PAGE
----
With Job Opportunities At Record Low, Teens Need Not Apply

In a tough labor market for most, youngest find disaster

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Job opportunities for teenagers have dwindled to a record low, according to a new study, with only 26 percent of all young Americans ages 16 to 19 working in 2011, compared to 45 percent in 2000. The picture is almost as grim for young adults. Employment among those ages 20 to 24 dropped from 72 percent in 2000 to 61 percent in 2011.

The study by the Brookings Institution traces the root of the problem to the recession, when many Americans of all ages lost their jobs and were forced to take lower-paying jobs of the kind that used to be seen as "entry-level" work for first-time job seekers.

At the same time, older workers felt the economic pinch, and kept working at an unprecedented rate. The employment rate for workers aged 55 to 64 actually increased, and the increase was even greater for those ages 65 to 74.

Of course, not all teenagers or young adults want or need a job. However, the study attempts to count only those who are actively looking for work, part-time or full-time, and those who would be looking if they thought there was any chance of succeeding.

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One thing is clear from the study: With so few jobs available for young people, there's only one way for young would-be workers to stack the decks in their favor: Get a high school diploma and go on to get a college degree or vocational training.

The prospects are bleak for high school dropouts, and they're not much more promising for those with only a high school degree, even though these are the candidates most likely to want and need a steady paycheck.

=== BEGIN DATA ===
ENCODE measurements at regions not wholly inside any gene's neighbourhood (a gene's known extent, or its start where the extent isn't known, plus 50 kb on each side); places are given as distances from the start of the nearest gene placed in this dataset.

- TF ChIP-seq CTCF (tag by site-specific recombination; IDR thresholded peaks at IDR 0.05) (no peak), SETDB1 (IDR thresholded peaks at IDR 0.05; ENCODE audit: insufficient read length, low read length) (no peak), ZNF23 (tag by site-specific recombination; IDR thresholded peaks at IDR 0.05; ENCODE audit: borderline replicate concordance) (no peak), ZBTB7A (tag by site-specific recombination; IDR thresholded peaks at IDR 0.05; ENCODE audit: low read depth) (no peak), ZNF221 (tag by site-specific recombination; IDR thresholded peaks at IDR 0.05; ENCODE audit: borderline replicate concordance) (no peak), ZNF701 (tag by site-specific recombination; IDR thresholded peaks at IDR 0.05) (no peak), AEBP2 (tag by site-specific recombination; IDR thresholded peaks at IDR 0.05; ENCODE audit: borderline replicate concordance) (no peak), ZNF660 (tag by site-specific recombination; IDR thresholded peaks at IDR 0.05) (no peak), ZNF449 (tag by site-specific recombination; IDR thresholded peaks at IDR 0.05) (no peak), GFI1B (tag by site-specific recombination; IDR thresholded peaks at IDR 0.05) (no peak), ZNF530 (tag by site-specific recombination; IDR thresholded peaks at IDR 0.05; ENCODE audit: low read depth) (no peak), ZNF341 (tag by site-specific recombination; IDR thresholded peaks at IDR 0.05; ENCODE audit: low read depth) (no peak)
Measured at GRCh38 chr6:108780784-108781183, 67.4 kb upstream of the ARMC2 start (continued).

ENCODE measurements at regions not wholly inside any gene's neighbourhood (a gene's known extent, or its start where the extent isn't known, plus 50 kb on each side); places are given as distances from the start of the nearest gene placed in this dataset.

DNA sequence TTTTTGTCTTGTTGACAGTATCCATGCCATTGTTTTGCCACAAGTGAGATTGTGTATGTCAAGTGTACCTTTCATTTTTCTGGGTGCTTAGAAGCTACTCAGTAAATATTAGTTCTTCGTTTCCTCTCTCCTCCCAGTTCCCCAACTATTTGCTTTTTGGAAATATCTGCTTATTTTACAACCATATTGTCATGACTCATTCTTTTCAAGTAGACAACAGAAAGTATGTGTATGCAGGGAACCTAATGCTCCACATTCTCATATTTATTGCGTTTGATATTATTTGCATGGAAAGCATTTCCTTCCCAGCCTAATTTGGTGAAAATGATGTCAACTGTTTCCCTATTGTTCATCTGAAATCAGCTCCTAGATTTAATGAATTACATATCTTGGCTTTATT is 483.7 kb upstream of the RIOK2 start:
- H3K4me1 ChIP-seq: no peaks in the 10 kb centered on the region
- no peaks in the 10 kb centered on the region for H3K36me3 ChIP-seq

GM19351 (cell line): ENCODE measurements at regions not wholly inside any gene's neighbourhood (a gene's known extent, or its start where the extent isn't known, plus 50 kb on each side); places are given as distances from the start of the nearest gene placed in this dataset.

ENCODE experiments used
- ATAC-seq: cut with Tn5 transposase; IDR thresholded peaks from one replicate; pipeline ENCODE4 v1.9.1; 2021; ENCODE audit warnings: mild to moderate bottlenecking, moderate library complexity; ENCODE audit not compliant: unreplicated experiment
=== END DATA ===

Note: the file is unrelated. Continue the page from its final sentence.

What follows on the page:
Only about half of high school graduates who are not planning to go on to higher education had jobs in 2011. And fewer than 30 percent of high school dropouts were working.

A college degree, specialized training or community college credits appear to be the best way for a young person to stand out from the crowd.

Lasting effects a concern
The biggest concern noted by the study's authors is the lasting effects of joblessness at a young age. Young people who demonstrate the ability to get and keep a job tend to have a lifelong advantage in the workforce.

Though shocking, the numbers on employment for teenagers hide even worse statistics for minority teens. Wide racial disparities in employment were found, with non-Hispanic whites far more likely to get hired than any ethnic minorities.

Numbers for the nation's top 100 metropolitan areas show that California teenagers have been hardest hit. Six of the 10 worst job markets for teens were in California. The Los Angeles region was rock bottom, with just 16.9 percent of teenagers employed.

The more favorable regions for jobs for teens were clustered in the Midwest and Rocky Mountain States. Three regions topped 40 percent in teenage employment, including Ogden-Clearfield, UT, Omaha-Council Bluffs, NE-IA, and Des Moines-West Des Moines, IA.

The study suggests a need to expand and duplicate the kind of programs, public, private or non-profit, that provide "on-ramps" to the world of work. These might include apprenticeship, internship and mentoring programs, career counseling and job skills development courses.

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Carol Kopp

Carol Kopp

Contributor

Carol Kopp is a veteran producer, developer, writer and editor for Internet news sites. She was formerly a senior news producer for CBSNews.com. She has created personal finance features for CNBC, developed a travel database for a national business consortium, and writes features about the business of consumer technology for Minyanville.com. She was senior news manager of the pioneering Prodigy online news service.

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